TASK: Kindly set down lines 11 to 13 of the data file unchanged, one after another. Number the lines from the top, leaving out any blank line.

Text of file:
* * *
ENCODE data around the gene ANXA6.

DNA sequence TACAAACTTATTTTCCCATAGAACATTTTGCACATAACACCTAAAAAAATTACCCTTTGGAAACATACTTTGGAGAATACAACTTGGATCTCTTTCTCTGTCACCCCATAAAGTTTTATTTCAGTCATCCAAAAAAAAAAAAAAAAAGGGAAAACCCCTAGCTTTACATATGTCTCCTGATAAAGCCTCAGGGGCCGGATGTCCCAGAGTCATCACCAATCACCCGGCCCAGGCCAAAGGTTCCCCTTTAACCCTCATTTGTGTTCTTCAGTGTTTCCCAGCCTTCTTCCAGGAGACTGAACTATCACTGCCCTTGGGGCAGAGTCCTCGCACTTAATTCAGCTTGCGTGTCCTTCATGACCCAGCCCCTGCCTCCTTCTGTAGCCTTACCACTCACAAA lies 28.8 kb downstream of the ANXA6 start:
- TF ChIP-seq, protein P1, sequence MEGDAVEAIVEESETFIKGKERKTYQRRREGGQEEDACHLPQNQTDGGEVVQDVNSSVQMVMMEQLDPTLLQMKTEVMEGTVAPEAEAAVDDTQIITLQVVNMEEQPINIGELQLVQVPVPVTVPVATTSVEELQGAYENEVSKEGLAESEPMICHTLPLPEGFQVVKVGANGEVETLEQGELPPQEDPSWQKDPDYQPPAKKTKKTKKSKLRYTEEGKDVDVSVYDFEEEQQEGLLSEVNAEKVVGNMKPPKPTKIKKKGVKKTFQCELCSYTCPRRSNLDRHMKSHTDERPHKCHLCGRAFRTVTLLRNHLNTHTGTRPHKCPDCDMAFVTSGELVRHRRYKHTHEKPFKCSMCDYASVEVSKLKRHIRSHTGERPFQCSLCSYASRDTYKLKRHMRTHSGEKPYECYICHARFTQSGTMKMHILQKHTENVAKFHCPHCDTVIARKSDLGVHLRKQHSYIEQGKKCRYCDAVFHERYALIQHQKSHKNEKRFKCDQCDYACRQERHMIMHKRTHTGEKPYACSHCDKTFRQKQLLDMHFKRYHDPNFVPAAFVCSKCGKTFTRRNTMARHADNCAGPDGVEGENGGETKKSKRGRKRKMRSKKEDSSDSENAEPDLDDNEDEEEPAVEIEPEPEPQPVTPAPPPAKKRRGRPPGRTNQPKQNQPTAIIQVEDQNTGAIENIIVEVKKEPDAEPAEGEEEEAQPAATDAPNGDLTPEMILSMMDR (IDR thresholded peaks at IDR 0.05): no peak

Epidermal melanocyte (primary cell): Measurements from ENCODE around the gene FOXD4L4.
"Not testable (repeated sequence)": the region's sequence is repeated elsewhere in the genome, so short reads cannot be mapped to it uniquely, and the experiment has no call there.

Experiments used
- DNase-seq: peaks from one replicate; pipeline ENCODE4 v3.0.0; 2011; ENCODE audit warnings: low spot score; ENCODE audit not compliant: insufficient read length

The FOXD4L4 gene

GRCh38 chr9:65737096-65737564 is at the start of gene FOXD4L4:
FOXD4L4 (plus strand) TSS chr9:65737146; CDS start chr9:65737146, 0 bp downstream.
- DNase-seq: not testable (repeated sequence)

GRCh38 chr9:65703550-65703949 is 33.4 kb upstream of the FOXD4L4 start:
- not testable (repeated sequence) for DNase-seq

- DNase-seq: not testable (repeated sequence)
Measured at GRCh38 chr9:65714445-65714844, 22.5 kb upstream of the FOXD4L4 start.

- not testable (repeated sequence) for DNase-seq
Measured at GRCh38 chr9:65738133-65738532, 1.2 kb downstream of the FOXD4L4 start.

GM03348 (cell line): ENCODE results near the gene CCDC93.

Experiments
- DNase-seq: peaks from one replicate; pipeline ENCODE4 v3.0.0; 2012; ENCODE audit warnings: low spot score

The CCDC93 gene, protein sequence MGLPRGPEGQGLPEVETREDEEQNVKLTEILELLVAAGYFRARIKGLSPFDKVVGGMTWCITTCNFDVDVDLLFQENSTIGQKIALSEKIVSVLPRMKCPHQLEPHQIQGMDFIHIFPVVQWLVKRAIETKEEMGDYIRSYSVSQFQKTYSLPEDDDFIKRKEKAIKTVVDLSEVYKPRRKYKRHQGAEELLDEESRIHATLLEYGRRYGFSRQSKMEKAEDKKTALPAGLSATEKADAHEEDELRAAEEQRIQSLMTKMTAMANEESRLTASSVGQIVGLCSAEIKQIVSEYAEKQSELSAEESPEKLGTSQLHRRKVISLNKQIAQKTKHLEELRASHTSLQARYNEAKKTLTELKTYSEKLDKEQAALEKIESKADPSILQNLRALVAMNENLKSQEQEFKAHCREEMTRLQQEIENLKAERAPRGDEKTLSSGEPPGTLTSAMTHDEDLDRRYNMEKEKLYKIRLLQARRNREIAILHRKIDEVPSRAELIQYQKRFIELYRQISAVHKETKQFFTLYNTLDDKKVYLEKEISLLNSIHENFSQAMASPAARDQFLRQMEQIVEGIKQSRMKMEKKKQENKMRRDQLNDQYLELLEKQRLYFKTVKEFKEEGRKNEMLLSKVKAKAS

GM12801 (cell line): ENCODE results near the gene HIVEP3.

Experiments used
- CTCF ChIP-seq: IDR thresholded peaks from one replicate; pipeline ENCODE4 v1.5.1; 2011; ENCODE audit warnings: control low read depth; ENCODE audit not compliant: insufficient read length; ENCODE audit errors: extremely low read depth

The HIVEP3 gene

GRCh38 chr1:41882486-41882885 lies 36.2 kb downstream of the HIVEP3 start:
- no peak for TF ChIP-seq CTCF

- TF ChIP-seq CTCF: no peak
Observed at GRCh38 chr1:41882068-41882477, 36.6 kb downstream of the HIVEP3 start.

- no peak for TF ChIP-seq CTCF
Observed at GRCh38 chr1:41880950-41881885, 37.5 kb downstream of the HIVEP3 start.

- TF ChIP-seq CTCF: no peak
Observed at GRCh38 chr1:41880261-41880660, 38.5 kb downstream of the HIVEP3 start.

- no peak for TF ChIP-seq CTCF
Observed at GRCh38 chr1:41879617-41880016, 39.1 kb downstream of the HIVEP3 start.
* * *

- DNase-seq: not testable (repeated sequence)

GRCh38 chr9:65703550-65703949 is 33.4 kb upstream of the FOXD4L4 start:
- not testable (repeated sequence) for DNase-seq